Captain Atwell and his command (Seventh Connecticut Volunteers) for the cheerful and gallant manner in which they obeyed my orders as I am positive that had the enemy discovered my real force, or seen the least spirit other than determined bravery, they would not have given us the position. Occupying this position half an hour I received orders to rejoin the brigade.

Afternoon of same day marched with First Division on reconnaissance to within two miles of city of Richmond. Returned to our intrenched lines same evening.

During the day the officers and men of my command behaved in a manner creditable to themselves and to my perfect gratification.

I remain, very respectfully, your obedient servant,

JAMES F. RANDLETT,
Major Third New Hampshire Volunteers, Commanding Regiment.

Lieutenant E. LEWIS MOORE,
Actg. Asst. Adjt. General, 2nd Brigadier, 1st Div., 10th Army Corps.

HEADQUARTERS THIRD NEW HAMPSHIRE VOLUNTEERS,
Laurel Hill, before Richmond, Va., October 15, 1864.

LIEUTENANT: I have the honor to make the following report of part taken by my command in reconnaissance of First Division, Tenth Army Corps, before Richmond, on the 1st day of October, 1864:

Left intrenched position at 9.30 a. m., marched up Darbytown road to junction of Richmond Central road; after proceeding about one mile and three-quarters on this road, where my regiment was deployed as skirmishers, with Sixth and Seventh Connecticut and Seventh New Hampshire Volunteers, under Colonel Rockwell, of Sixth Connecticut Volunteers; advanced to within sight of rebel capital; met no infantry opposition to within 700 yards of its fortifications. The artillery fire was very heavy from every point of enemy’s front. Losses of command: Wounded, 1; missing, 1; total, 2. In this day’s duty the regiment was under command of Lieutenant J. Homer Edgerly, whose conduct was reported by all to have been extremely praiseworthy. The command returned to our intrenchments at about 10 p. m.

I was absent from my command as division officer of day, and by order of Major General D. B. Birney, corps commander, accompanied Tenth Connecticut Volunteers in a movement to left of division column to diver enemy’s attention, which was very successful.

I am, lieutenant, very respectfully, your obedient servant,

JAMES F. RANDLETT,
Major Third New Hampshire Volunteers, Commanding Regiment.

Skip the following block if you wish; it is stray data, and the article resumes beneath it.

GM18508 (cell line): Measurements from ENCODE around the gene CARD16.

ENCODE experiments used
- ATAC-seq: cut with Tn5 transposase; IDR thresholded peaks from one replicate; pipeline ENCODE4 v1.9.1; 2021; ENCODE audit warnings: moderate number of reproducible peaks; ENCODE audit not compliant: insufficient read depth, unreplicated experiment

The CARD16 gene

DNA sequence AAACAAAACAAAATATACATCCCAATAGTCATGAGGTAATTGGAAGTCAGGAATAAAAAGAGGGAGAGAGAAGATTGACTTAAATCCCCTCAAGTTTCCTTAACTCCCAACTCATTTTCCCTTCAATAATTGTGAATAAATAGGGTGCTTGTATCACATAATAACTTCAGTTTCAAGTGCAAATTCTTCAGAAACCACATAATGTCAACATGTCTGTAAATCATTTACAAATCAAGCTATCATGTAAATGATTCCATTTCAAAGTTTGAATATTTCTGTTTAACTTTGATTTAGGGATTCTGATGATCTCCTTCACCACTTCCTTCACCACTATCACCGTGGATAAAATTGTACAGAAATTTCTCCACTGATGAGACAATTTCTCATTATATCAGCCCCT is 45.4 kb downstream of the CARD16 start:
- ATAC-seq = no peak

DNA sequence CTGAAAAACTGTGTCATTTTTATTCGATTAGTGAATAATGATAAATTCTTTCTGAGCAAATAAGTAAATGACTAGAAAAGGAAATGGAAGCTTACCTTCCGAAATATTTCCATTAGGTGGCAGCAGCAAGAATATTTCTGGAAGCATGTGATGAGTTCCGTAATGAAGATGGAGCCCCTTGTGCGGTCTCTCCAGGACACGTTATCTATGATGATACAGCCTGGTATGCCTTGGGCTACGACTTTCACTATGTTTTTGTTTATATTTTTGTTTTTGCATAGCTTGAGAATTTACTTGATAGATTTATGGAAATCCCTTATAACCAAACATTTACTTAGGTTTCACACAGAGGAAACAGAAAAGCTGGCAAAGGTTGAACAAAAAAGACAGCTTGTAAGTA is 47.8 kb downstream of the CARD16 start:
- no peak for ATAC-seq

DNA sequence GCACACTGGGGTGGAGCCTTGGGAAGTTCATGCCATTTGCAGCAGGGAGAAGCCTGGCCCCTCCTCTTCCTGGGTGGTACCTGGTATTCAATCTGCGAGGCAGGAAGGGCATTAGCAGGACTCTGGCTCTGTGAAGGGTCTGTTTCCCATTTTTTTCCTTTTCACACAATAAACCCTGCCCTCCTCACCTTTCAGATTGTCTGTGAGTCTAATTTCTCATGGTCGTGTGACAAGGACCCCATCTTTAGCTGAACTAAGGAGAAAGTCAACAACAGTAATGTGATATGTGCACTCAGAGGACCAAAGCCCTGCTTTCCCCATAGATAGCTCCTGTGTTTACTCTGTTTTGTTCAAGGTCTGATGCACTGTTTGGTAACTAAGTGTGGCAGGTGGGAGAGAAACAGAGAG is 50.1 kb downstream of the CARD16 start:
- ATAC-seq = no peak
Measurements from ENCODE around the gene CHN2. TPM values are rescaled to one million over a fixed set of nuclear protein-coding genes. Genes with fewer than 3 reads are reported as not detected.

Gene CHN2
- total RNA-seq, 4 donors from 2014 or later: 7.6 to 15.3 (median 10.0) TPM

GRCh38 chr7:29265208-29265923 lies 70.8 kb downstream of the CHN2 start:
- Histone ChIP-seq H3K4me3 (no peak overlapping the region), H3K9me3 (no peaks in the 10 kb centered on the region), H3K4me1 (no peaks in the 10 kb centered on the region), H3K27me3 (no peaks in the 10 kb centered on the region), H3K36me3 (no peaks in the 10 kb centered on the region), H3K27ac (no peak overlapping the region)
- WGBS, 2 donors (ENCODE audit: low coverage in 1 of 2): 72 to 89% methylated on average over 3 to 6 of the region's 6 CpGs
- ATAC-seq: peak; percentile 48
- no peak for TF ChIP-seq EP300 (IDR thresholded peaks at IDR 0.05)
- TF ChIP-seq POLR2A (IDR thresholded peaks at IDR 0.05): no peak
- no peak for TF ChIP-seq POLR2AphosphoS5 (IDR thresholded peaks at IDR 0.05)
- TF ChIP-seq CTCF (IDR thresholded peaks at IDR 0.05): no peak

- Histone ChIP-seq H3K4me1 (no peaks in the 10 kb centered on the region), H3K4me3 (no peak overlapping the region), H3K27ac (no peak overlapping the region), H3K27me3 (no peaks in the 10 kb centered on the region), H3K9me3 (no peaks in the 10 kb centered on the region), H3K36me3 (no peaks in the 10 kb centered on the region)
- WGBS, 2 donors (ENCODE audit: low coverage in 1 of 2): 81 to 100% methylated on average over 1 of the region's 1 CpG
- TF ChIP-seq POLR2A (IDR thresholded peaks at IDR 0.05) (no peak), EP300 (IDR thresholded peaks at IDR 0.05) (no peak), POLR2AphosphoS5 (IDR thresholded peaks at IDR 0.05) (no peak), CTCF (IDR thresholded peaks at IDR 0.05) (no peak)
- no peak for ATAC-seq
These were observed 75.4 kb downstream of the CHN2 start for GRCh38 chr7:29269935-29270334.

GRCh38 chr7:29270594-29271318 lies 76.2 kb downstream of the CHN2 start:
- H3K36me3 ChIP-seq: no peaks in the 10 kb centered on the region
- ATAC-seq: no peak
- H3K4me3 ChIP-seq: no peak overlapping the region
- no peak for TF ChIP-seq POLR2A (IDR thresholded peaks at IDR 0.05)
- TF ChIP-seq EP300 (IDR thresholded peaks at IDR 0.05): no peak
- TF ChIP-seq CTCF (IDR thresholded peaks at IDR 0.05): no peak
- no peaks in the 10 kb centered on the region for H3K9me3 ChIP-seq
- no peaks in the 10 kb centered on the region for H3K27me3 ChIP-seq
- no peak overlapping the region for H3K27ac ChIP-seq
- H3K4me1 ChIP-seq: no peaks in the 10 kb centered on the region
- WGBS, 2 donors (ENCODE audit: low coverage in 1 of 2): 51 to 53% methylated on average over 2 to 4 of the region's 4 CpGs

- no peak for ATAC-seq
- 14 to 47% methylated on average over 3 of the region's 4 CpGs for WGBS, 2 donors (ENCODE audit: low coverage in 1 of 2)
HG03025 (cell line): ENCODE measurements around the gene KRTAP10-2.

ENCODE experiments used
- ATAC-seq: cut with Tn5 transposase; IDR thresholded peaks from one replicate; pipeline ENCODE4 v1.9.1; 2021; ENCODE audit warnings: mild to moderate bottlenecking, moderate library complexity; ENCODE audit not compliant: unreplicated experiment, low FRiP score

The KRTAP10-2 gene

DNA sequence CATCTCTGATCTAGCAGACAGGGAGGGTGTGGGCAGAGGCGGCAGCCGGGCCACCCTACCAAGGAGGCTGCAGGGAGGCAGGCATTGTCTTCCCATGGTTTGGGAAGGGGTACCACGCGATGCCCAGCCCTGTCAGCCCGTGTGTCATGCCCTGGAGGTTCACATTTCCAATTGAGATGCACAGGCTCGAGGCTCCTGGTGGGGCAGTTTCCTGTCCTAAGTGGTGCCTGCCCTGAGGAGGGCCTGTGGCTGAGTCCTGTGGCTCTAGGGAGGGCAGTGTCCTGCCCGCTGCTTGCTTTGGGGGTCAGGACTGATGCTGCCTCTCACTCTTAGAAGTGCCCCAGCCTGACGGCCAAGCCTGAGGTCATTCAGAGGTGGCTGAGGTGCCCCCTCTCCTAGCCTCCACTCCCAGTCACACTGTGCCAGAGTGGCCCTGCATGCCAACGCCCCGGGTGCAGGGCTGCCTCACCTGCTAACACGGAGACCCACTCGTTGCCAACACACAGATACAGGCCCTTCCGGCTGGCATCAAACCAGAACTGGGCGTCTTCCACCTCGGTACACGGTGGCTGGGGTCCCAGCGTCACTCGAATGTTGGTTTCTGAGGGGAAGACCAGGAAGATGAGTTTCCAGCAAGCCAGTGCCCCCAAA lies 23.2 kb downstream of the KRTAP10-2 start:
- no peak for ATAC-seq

Lieutenant E. LEWIS MOORE,
Actg. Asst. Adjt. General, 2nd Brigadier, 1st Div., Tenth Army Corps.

HEADQUARTERS THIRD NEW HAMPSHIRE VOLUNTEERS,
Laurel Hill, before Richmond, Va., October 16, 1864.

LIEUTENANT: I have the honor to make the following report of the part taken by my command in the action of October 7, 1864:

Broke camp within intrenched line, Laurel Hill, about 8.30 a. m.; moved toward right of our line in column of Second Brigade, First Division, Tenth Army Corps; formed part of line of battle with that brigade on New Market road. Here learned the enemy were advancing, driving

our cavalry force. Colonel J. C. Abbott, commanding brigade, ordered me to advance the right wing of my regiment as skirmishers to meet the enemy. Advanced as directed; met the enemy in force about 700 yards from New Market road in line of battle running parallel with the same. The right of my line was soon after connected with skirmishers from Third Brigade, my left connected with a detachment of General Kautz’s cavalry. These cavalry skirmishers had been driven by the enemy and claimed position in the opening. I did not deem it prudent to advance farther, as the enemy’s line of battle was within 100 yards, his skirmishers being driven handsomely by my men a few moments after gaining this position, and I discovered from the bristling bayonets of the enemy and his quiet yet exposed deportment that he was determined to advance. At this critical moment my orderly reported to me that the cavalry had fallen back, leaving me no word, and my left flank entirely exposed. I immediately faced my command by left flank and covered the ground so unceremoniously left by the cavalry.